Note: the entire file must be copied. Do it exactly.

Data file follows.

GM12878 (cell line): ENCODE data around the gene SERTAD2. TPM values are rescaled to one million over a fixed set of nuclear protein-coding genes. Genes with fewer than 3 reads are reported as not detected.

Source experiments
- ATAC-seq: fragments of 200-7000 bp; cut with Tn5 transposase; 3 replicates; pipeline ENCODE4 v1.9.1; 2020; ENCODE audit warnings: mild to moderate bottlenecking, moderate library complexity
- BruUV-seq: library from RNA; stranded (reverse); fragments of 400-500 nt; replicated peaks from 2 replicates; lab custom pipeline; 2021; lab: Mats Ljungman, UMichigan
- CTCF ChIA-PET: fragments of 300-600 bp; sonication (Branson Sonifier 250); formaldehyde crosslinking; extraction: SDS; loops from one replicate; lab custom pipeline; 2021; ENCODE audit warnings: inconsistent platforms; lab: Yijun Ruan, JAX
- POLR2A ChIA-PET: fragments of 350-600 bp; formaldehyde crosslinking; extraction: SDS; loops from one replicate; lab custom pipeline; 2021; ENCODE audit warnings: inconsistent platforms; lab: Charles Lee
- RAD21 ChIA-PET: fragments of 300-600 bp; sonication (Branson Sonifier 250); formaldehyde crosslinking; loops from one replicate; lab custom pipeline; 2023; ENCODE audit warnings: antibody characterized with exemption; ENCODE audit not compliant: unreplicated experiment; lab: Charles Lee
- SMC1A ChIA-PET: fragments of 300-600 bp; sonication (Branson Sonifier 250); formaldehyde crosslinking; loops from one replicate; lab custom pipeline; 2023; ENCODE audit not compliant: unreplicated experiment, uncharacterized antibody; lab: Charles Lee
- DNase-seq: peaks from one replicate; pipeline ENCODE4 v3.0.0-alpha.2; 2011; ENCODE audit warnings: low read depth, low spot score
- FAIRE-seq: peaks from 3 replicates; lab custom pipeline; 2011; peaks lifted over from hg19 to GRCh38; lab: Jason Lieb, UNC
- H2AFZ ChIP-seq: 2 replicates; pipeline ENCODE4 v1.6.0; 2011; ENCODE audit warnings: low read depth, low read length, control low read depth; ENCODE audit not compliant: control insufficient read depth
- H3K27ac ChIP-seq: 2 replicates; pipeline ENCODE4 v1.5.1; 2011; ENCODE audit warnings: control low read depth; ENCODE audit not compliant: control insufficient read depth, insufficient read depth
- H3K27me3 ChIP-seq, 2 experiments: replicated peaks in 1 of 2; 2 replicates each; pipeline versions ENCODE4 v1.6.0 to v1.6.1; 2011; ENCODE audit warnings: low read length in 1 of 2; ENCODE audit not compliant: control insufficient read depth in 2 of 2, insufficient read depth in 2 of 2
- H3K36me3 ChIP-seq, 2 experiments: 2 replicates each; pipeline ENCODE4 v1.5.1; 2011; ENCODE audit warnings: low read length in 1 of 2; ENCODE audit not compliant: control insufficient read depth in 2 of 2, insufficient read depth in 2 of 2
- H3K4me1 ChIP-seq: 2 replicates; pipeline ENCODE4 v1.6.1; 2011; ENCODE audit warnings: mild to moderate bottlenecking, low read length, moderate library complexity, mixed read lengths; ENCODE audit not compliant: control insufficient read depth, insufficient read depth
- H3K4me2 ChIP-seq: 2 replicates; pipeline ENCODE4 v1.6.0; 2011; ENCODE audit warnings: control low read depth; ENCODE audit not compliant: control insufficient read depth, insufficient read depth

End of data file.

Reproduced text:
GM12878 (cell line): ENCODE data around the gene SERTAD2. TPM values are rescaled to one million over a fixed set of nuclear protein-coding genes. Genes with fewer than 3 reads are reported as not detected.

Source experiments
- ATAC-seq: fragments of 200-7000 bp; cut with Tn5 transposase; 3 replicates; pipeline ENCODE4 v1.9.1; 2020; ENCODE audit warnings: mild to moderate bottlenecking, moderate library complexity
- BruUV-seq: library from RNA; stranded (reverse); fragments of 400-500 nt; replicated peaks from 2 replicates; lab custom pipeline; 2021; lab: Mats Ljungman, UMichigan
- CTCF ChIA-PET: fragments of 300-600 bp; sonication (Branson Sonifier 250); formaldehyde crosslinking; extraction: SDS; loops from one replicate; lab custom pipeline; 2021; ENCODE audit warnings: inconsistent platforms; lab: Yijun Ruan, JAX
- POLR2A ChIA-PET: fragments of 350-600 bp; formaldehyde crosslinking; extraction: SDS; loops from one replicate; lab custom pipeline; 2021; ENCODE audit warnings: inconsistent platforms; lab: Charles Lee
- RAD21 ChIA-PET: fragments of 300-600 bp; sonication (Branson Sonifier 250); formaldehyde crosslinking; loops from one replicate; lab custom pipeline; 2023; ENCODE audit warnings: antibody characterized with exemption; ENCODE audit not compliant: unreplicated experiment; lab: Charles Lee
- SMC1A ChIA-PET: fragments of 300-600 bp; sonication (Branson Sonifier 250); formaldehyde crosslinking; loops from one replicate; lab custom pipeline; 2023; ENCODE audit not compliant: unreplicated experiment, uncharacterized antibody; lab: Charles Lee
- DNase-seq: peaks from one replicate; pipeline ENCODE4 v3.0.0-alpha.2; 2011; ENCODE audit warnings: low read depth, low spot score
- FAIRE-seq: peaks from 3 replicates; lab custom pipeline; 2011; peaks lifted over from hg19 to GRCh38; lab: Jason Lieb, UNC
- H2AFZ ChIP-seq: 2 replicates; pipeline ENCODE4 v1.6.0; 2011; ENCODE audit warnings: low read depth, low read length, control low read depth; ENCODE audit not compliant: control insufficient read depth
- H3K27ac ChIP-seq: 2 replicates; pipeline ENCODE4 v1.5.1; 2011; ENCODE audit warnings: control low read depth; ENCODE audit not compliant: control insufficient read depth, insufficient read depth
- H3K27me3 ChIP-seq, 2 experiments: replicated peaks in 1 of 2; 2 replicates each; pipeline versions ENCODE4 v1.6.0 to v1.6.1; 2011; ENCODE audit warnings: low read length in 1 of 2; ENCODE audit not compliant: control insufficient read depth in 2 of 2, insufficient read depth in 2 of 2
- H3K36me3 ChIP-seq, 2 experiments: 2 replicates each; pipeline ENCODE4 v1.5.1; 2011; ENCODE audit warnings: low read length in 1 of 2; ENCODE audit not compliant: control insufficient read depth in 2 of 2, insufficient read depth in 2 of 2
- H3K4me1 ChIP-seq: 2 replicates; pipeline ENCODE4 v1.6.1; 2011; ENCODE audit warnings: mild to moderate bottlenecking, low read length, moderate library complexity, mixed read lengths; ENCODE audit not compliant: control insufficient read depth, insufficient read depth
- H3K4me2 ChIP-seq: 2 replicates; pipeline ENCODE4 v1.6.0; 2011; ENCODE audit warnings: control low read depth; ENCODE audit not compliant: control insufficient read depth, insufficient read depth